Tomorrow evening marks the 30th anniversary of the walkway collapse at the Hyatt Regency Crown Ceenter in Kansas City:
The Hyatt Regency hotel walkway collapse was a collapse of a walkway that occurred on July 17, 1981, in Kansas City, Missouri, United States, killing 114 people and injuring 216 others during a tea dance. At the time, it was the deadliest structural collapse in U.S. history.
On July 17, 1981, approximately 1,600 people gathered in the atrium to participate in and watch a dance competition. Dozens stood on the walkways. At 7:05 PM, the second-level walkway held approximately 40 people with more on the third and an additional 16 to 20 on the fourth level who watched the activities of crowd in the lobby below. The fourth floor bridge was suspended directly over the second floor bridge, with the third floor walkway offset several meters from the others. Construction difficulties resulted in a subtle but flawed design change that doubled the load on the connection between the fourth floor walkway support beams and the tie rods carrying the weight of both walkways. This new design was barely adequate to support the dead load weight of the structure itself, much less the added weight of the spectators. The connection failed and the fourth floor walkway collapsed onto the second floor and both walkways then fell to the lobby floor below, resulting in 111 immediate deaths and 216 injuries. Three additional victims died after being evacuated to hospitals making the total number of deaths 114 people. (Wikipedia)
A “subtle” design change resulted in the deaths of many people.
I started architecture school just four years after this accident occurred. Â This tragedy, and others, were discussed over and over, especially in structures courses. More from Wikipedia:
Investigators, including David Tonneman (a respected engineering critic), concluded that the basic problem was a lack of proper communication between Jack D. Gillum and Associates, Christopher Willoughby (a University of Michigan engineering student at the time), and Havens Steel. In particular, the drawings prepared by Jack D. Gillum and Associates were only preliminary sketches but were interpreted by Havens as finalized drawings. Jack D. Gillum and Associates failed to review the initial design thoroughly, and accepted Havens’ proposed plan without performing basic calculations that would have revealed its serious intrinsic flaws â€” in particular, the doubling of the load on the fourth-floor beams.
The engineers employed by Jack D. Gillum and Associates who had approved the final drawings were convicted by the Missouri Board of Architects, Professional Engineers, and Land Surveyors of gross negligence, misconduct and unprofessional conduct in the practice of engineering; they all lost their engineering licenses in the states of Missouri and Texas and their membership with ASCE. While Jack D. Gillum and Associates itself was discharged of criminal negligence, it lost its license to be an engineering firm.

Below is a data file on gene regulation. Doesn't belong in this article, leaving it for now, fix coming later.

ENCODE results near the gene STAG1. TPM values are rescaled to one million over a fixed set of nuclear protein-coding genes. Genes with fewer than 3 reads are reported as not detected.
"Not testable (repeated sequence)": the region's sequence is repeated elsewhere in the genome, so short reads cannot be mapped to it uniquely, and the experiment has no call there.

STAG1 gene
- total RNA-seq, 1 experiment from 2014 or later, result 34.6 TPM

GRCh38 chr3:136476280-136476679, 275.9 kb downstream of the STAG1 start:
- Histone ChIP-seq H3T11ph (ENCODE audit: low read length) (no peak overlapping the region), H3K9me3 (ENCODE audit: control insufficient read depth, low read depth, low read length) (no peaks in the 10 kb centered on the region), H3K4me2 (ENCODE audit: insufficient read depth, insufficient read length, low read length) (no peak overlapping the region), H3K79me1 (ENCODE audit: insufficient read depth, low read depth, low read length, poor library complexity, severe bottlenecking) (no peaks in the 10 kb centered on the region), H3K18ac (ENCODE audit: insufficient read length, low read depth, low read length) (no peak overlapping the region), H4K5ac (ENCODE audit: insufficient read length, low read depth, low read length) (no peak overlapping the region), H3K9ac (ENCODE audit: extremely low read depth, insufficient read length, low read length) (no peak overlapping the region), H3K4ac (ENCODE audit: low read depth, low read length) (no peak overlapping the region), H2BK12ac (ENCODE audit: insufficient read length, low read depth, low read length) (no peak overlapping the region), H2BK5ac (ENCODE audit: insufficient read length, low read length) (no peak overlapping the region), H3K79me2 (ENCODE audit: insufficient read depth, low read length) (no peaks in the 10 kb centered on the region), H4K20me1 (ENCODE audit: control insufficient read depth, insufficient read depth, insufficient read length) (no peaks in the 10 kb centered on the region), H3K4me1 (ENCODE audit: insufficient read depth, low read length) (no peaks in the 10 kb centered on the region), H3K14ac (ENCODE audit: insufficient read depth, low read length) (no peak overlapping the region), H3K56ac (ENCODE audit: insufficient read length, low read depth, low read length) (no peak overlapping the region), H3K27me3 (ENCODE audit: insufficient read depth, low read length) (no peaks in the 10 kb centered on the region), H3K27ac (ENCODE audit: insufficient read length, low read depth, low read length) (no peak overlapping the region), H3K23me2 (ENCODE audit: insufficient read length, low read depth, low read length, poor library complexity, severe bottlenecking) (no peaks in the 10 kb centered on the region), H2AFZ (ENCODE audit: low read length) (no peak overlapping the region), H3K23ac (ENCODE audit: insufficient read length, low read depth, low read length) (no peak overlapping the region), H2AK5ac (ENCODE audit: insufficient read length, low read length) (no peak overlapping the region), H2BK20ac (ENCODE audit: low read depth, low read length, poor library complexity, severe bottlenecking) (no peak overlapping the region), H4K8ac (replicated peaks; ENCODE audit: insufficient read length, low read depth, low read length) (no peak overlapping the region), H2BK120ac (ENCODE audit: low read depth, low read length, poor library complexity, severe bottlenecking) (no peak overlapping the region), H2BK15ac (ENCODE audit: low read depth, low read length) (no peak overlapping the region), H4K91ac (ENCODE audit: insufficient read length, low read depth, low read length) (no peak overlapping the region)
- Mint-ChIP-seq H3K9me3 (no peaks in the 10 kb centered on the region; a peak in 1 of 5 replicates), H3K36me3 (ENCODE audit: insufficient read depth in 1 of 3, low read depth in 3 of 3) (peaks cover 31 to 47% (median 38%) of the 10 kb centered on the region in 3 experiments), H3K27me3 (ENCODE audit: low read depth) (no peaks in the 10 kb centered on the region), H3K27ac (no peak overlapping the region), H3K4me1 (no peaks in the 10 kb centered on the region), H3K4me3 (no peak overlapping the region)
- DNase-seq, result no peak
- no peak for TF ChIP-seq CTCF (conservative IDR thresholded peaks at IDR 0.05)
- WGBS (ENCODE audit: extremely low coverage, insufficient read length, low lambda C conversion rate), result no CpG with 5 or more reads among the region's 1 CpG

This Hyatt Regency was, and is, owned by a subsidiary of Hallmark.
Hallmark was the driving force behind the Crown Center redevelopment:
Before the First World War, Downtown Kansas City was heavily populated and bustling. The area today home to Crown Center was an extension of the Union Hill historic neighborhood. Gradually, however, the center of population for the metro area moved south, and by the Second World War the area today comprising Crown Center had become dilapidated. Although Hallmark had maintained its headquarters at 26th Street and Grand Avenue since 1922, the headquarters itself and nearby Union Station comprised the only non-slum in the area. Instead, what there was were old warehouses, used car lots, and vacant buildings.
In 1966, Donald J. Hall, Sr. became President and CEO of Hallmark Cards, taking over from his father, Joyce Hall. Joyce Hall had long wished to develop the area around the corporate headquarters, and with his new leadership Donald Hall quickly made it known that he wished to renew the area entirely. Hallmark quietly began acquiring all the property surrounding its headquarters, and consulted with urban planning experts about the possibility of creating an experimental “city within a city” on the property. The City of Kansas City formally approved the plans for Crown Center (named after the Hallmark corporate symbol) by the end of 1967. (Wikipedia)
Crown Center wasn’t Urban Renewal. Â Instead it was an early example of anÂ http://en.wikipedia.org/wiki/Model_Cities_Program
To city planners, Crown Center is a mixed-use redevelopment, one of the earliest in the nation, on an 85-acre site adjacent to the international headquarters of Hallmark Cards, Inc. It has been a catalyst for change in the cityâ€™s urban core, replacing blight with quality working, living and entertainment facilities to breathe life back into the city.
Victor Gruen & Associates of Los Angeles developed the projectâ€™s original master plan, which was then modified and implemented by Edward Larrabee Barnes of New York. Crown Center was announced to the public in January 1967, and ground broke on September 16, 1968, for the first phase of the project â€“ an underground parking facility, five-building office complex and landscaped central square. (PDF of Crown Center History)
Victor Gruen is the father of the shopping mall with the open-air Northland Center (1954), enclosed Southdale Mall (1956) and pedestrianization of a street with theÂ Kalamazoo Mall (1959). Â I’m not a fan of Gruen’s centralized designs.
I’m also not Â a fan of Crown Center. I am a fan of making sure those who must be diligent to protect the safety of the public are checked and double checked.
– Steve Patterson